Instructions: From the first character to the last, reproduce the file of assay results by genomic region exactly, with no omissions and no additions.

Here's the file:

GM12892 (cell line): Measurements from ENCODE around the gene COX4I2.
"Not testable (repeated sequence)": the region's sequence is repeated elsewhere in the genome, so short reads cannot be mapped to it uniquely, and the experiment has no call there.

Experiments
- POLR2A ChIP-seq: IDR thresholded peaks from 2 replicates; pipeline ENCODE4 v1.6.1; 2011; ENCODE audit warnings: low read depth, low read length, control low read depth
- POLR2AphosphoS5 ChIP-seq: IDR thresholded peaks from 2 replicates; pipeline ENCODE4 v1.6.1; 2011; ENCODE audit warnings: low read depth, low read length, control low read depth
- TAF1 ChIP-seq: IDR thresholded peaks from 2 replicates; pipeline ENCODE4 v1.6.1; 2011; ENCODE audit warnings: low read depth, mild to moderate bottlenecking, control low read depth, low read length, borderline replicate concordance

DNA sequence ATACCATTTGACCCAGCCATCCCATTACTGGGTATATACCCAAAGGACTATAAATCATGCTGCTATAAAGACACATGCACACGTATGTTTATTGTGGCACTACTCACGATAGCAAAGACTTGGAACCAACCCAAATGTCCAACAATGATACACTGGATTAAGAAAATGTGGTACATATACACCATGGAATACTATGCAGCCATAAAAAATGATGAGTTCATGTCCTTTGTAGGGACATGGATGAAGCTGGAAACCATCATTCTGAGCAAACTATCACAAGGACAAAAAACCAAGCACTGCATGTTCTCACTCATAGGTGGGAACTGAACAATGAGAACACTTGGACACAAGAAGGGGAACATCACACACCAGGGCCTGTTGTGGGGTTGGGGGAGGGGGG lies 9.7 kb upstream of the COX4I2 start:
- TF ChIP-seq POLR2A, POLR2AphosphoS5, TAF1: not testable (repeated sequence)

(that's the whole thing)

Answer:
GM12892 (cell line): Measurements from ENCODE around the gene COX4I2.
"Not testable (repeated sequence)": the region's sequence is repeated elsewhere in the genome, so short reads cannot be mapped to it uniquely, and the experiment has no call there.

Experiments
- POLR2A ChIP-seq: IDR thresholded peaks from 2 replicates; pipeline ENCODE4 v1.6.1; 2011; ENCODE audit warnings: low read depth, low read length, control low read depth
- POLR2AphosphoS5 ChIP-seq: IDR thresholded peaks from 2 replicates; pipeline ENCODE4 v1.6.1; 2011; ENCODE audit warnings: low read depth, low read length, control low read depth
- TAF1 ChIP-seq: IDR thresholded peaks from 2 replicates; pipeline ENCODE4 v1.6.1; 2011; ENCODE audit warnings: low read depth, mild to moderate bottlenecking, control low read depth, low read length, borderline replicate concordance

DNA sequence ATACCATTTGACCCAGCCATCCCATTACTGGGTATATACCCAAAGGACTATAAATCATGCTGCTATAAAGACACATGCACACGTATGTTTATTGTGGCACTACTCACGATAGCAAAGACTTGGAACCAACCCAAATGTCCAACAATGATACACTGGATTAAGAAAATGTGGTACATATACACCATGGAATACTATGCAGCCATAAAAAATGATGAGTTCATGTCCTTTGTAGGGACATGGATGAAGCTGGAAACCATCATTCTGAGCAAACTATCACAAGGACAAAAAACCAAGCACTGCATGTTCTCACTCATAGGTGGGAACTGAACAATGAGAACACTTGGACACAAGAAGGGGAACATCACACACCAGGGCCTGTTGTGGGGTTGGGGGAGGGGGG lies 9.7 kb upstream of the COX4I2 start:
- TF ChIP-seq POLR2A, POLR2AphosphoS5, TAF1: not testable (repeated sequence)